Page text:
Eye movements, search and perception of visual field defects in glaucoma

Smith, Nicholas David (2011). Eye movements, search and perception of visual field defects in glaucoma. (Unpublished Doctoral thesis, City University London)

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Abstract

Glaucoma is a progressive disease of the optic nerve that can result in irreversible loss of visual function and impairment in everyday visual tasks. The experimental studies described in this thesis primarily aim to investigate the performance of people with glaucoma on search and other visual tasks whilst simultaneously monitoring eye movements, making comparison with age-related visually healthy people. In an experiment focussing on visual search, a patient group (n=30) took significantly longer on average to find a target in images of everyday scenes than controls (n=30). Furthermore, comparison of eye movements made by the participants during this task revealed there was a statistically significant reduction (6%) in saccade rate in the patients compared to the controls, and that saccade rate correlated with performance. Similar differences in eye movements were observed when the same groups passively viewed a selection of images in a slideshow. A bivariate contour ellipse (BCE) analysis revealed that, on average, patients viewed smaller regions of the images compared to the controls. Eye movement differences between patients and controls were also examined in a different cohort of people with glaucoma (n=14) and visually healthy controls (n=22) whilst they watched a selection of Hazard Perception Test driving films. Saccade rate of the patients was found to increase by 9%, though results from the BCE analysis suggested the average size of viewing area was similar in both groups. Finally, a novel interview-based study of 50 people with glaucoma provides evidence that patients do not perceive their visual field defect as a black ‘tunnel’ effect, or as ‘black patches’, but more like blurred regions: this finding may, for example, impact on how glaucomatous visual field loss is depicted in patient information about the condition. In conclusion, the results from this thesis show how visual loss from glaucoma influences how patients perceive and react to their visual environment. The principal findings from the studies described in this thesis also show, for the first time, that eye movement analysis could provide a window into the functional deficits associated with glaucoma.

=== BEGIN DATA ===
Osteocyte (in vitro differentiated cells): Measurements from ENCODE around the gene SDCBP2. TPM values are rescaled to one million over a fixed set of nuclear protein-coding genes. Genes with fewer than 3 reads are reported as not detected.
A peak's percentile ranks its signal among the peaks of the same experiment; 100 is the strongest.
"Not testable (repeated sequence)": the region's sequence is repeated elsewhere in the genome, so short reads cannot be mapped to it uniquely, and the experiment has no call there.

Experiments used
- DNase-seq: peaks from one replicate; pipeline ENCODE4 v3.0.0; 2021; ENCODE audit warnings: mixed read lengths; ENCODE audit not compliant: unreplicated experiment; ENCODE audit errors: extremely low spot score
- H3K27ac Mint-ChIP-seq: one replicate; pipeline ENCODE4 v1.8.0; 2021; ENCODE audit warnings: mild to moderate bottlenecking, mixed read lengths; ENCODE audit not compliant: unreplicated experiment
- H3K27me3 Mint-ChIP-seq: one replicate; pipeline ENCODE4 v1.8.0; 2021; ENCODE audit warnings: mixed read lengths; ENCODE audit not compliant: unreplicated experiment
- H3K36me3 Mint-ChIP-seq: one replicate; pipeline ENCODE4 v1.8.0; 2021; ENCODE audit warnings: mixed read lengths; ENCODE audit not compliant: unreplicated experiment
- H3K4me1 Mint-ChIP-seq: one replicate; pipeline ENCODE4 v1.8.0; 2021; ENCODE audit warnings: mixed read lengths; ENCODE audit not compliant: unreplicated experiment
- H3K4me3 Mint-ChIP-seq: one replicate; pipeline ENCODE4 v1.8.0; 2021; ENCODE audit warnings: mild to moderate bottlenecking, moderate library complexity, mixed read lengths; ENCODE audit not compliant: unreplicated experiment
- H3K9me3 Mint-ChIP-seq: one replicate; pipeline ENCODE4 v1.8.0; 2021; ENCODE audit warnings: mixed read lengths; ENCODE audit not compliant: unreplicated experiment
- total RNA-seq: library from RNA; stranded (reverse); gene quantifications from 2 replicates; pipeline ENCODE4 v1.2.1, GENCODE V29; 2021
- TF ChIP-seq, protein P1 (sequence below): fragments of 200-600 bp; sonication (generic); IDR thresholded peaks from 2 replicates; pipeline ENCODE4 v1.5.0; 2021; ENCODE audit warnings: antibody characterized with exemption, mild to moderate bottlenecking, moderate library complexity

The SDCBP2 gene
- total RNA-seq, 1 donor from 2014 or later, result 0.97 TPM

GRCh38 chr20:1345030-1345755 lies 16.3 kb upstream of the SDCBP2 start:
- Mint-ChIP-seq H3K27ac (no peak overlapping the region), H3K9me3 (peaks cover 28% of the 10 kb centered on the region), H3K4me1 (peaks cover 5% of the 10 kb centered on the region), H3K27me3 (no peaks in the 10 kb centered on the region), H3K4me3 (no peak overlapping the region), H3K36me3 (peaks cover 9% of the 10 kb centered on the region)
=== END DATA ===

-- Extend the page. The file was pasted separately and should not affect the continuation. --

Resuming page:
Item Type: Thesis (Doctoral)
Subjects: R Medicine > RE Ophthalmology
Divisions: City University London PhD theses
School of Health Sciences > Department of Optometry & Visual Science
URI: http://openaccess.city.ac.uk/id/eprint/1132

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